Govt, PSU officials to ride green wheels

This winter, a few hundred officials of the Union government and central public sector undertakings in the capital are likely to ride in new cars that won’t emit pollutants. 

The government, keen to promote electric mobility in the country, may make its officers give up diesel- and petrol-run vehicles in favour of electric cars in a phased manner. A proposal to bring down import duties on electric cars is also being considered by the finance ministry. 

Currently, completely built imported electric cars (priced less than $40,000) attract customs duty of 60 per cent.

Energy Efficiency Services Limited (EESL), a joint venture of NTPC Limited, Power Finance Corporation, Rural Electrification Corporation, and Power Grid, recently floated a tender to procure 10,000 electric vehicles. 

Representatives from five carmakers — Tata Motors, Mahindra & Mahindra (M&M), Hyundai, Nissan and Renault — attended the pre-bid meet last Wednesday, showing their interest in the programme. Of the five companies, only M&M at present sells electric cars in India. Tata Motors is also learnt to be developing its electric vehicles soon. 

EESL plans to source electric cars and lease them to the government departments and offices. Most of the cars used by such departments are from the leasing companies.  

“We will give them the cars, drivers and take care of the maintenance part. Suppose a department spends Rs 50,000 every month on a leased car (including driver, fuel and maintenance), we will charge Rs 45,000,” said Saurabh Kumar, managing director, EESL. Initially, offices and departments of power and coal ministries will lease electric cars.

The number of vehicles being used by the offices of Central government ministries, departments and PSUs is estimated at 500,000. There would be an equivalent number of cars in state governments, if not more. “There is a big market that you can generate from within the government. All this can happen simply through a government directive asking the departments to either lease from EESL or buy on their own. That is why these companies came for the pre-bid meeting. They understand that it is not about 10,000 cars,” said Kumar.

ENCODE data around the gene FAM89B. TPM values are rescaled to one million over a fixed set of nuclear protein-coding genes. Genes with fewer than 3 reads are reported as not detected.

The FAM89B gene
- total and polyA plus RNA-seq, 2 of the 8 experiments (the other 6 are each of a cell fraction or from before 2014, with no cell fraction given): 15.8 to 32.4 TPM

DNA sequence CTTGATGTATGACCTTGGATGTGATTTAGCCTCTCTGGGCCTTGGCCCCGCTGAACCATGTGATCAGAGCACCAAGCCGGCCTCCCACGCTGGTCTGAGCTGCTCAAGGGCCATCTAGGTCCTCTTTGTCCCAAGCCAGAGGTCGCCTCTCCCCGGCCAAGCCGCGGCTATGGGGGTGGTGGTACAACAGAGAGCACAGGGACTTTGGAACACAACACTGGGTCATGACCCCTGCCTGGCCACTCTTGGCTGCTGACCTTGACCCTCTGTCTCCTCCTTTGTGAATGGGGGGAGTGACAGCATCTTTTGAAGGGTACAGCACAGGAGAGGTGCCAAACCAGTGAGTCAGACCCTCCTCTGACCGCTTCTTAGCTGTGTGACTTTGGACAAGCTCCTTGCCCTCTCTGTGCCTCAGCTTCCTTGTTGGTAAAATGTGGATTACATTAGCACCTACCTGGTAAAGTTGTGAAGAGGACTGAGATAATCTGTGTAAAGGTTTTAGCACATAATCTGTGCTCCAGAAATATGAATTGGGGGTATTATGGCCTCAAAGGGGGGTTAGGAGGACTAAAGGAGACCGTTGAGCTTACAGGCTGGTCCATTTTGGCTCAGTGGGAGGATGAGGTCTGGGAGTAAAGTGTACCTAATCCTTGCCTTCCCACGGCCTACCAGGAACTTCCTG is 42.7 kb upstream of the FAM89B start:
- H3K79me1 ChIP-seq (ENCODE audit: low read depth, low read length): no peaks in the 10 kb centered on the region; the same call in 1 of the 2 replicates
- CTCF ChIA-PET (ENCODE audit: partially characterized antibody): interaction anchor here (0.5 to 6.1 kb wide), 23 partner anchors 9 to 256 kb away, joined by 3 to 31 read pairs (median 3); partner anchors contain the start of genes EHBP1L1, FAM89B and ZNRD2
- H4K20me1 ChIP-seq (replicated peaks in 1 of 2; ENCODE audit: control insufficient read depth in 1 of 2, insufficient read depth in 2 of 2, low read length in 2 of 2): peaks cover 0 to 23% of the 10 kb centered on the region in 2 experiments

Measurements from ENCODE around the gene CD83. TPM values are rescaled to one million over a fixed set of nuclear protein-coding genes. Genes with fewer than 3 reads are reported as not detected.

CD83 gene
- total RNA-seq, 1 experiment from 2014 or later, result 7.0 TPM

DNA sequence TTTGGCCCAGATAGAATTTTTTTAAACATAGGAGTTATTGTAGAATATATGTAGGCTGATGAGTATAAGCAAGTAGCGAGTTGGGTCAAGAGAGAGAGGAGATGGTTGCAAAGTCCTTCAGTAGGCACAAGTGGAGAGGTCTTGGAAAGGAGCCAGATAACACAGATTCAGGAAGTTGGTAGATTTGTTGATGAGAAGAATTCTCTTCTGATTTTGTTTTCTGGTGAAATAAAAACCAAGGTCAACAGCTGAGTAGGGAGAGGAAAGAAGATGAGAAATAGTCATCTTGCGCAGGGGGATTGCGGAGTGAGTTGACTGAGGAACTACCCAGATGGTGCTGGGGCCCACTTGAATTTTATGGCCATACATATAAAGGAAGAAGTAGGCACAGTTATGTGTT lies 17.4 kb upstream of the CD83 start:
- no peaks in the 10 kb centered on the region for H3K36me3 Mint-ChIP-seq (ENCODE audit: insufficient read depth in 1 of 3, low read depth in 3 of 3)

EESL plans to source 10,000 cars in two phases over the next 12 months. In the first phase, 500 or 1,000 cars will be procured over three months, while another 9,000 or 9,500 cars will be purchased in the following nine months. Companies, which sell in bulk to EESL, will not have to spend for launches, advertisements or promotions. “Here, you realise the money without any additional costs. We are sure that in the second phase of tender, there will be at least five participants. These are the five serious players who are looking at our electric mobility plans,” Kumar said. 

EESL wants to ensure that procurement is transparent and there is as much competition as possible. “Eventually, we should insist on Make in India... per cent of value addition should progressively go up and prices should come down,” he said.

It is learnt that a formal request has gone from the ministry of new and renewable energy to the finance ministry to bring down duties on import of electric cars to offer a level-playing field to companies that are manufacturing these vehicles outside India.

Planning for an electric future

  • Energy Efficiency Services Limited (EESL) recently floated a tender to procure 10,000 electric vehicles

  • EESL is a joint venture of NTPC Limited, Power Finance Corporation, Rural Electrification Corporation and Power Grid 

  • Representatives from five carmakers showed interest in the programme. Out of the five, only M&M sells electric cars in India currently  

  • EESL plans to source electric cars and lease them to the government departments and offices

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